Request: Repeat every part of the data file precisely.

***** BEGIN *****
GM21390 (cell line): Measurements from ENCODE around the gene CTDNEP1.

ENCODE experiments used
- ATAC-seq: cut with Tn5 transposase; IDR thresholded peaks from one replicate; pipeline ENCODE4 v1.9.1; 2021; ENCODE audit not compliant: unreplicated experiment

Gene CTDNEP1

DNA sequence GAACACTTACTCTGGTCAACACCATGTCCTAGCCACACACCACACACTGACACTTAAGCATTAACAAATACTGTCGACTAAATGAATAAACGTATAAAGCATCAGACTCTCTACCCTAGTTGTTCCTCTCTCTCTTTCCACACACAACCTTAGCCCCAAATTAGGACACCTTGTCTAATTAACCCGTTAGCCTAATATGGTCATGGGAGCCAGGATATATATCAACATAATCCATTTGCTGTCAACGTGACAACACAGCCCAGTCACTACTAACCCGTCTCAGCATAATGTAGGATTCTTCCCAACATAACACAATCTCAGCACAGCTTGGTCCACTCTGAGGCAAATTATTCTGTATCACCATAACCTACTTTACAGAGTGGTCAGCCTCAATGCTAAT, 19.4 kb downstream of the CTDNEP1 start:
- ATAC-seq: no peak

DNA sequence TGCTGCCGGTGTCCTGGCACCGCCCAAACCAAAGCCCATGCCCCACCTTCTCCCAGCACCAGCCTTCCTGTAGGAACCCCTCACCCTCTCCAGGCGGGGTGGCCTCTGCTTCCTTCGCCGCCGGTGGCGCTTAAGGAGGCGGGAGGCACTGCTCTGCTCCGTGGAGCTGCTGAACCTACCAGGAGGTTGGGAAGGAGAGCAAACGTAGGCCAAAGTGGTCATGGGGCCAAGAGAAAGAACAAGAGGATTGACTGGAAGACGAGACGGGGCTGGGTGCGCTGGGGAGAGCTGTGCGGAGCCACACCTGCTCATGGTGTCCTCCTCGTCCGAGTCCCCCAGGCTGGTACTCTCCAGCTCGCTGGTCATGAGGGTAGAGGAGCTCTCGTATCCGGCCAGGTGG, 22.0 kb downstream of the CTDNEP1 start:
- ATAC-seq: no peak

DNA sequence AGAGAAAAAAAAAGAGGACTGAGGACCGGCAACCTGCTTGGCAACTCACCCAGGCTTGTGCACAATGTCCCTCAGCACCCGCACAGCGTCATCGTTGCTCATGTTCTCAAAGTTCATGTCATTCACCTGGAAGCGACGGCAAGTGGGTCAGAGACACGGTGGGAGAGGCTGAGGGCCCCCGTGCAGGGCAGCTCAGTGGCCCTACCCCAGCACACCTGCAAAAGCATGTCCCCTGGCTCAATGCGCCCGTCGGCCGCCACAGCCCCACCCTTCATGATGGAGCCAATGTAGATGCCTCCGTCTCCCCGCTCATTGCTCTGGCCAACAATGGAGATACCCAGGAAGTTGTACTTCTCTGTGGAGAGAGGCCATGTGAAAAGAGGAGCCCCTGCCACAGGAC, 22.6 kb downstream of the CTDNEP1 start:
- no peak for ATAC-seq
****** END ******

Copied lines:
GM21390 (cell line): Measurements from ENCODE around the gene CTDNEP1.

ENCODE experiments used
- ATAC-seq: cut with Tn5 transposase; IDR thresholded peaks from one replicate; pipeline ENCODE4 v1.9.1; 2021; ENCODE audit not compliant: unreplicated experiment

Gene CTDNEP1

DNA sequence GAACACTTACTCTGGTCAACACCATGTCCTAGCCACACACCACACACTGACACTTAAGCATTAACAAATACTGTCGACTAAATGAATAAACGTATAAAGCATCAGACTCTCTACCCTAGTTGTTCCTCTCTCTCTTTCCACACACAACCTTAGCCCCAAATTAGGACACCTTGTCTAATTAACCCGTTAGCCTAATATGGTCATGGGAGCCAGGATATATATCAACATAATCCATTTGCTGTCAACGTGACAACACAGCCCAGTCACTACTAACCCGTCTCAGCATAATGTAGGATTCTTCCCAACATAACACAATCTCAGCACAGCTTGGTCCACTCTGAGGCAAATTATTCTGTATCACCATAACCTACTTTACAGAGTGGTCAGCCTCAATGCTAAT, 19.4 kb downstream of the CTDNEP1 start:
- ATAC-seq: no peak

DNA sequence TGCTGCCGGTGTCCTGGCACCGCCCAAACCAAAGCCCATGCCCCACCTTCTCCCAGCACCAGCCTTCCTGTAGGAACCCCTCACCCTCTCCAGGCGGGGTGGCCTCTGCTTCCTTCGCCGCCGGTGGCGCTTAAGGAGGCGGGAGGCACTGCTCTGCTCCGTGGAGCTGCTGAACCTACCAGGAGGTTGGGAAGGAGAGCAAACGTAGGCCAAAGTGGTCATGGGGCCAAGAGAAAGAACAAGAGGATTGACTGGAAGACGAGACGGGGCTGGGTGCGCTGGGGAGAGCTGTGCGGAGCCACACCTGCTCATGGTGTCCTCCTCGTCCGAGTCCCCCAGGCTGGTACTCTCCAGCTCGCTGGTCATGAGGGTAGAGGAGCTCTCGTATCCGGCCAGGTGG, 22.0 kb downstream of the CTDNEP1 start:
- ATAC-seq: no peak

DNA sequence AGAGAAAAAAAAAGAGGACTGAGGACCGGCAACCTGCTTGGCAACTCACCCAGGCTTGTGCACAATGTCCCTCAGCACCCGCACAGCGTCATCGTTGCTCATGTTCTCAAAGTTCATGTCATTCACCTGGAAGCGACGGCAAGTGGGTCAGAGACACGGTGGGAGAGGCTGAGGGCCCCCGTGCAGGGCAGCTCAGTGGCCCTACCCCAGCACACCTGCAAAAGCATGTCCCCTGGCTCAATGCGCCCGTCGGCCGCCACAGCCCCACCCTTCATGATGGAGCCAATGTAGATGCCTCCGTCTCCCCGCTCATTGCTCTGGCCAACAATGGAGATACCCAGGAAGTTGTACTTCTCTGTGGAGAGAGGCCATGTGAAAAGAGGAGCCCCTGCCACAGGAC, 22.6 kb downstream of the CTDNEP1 start:
- no peak for ATAC-seq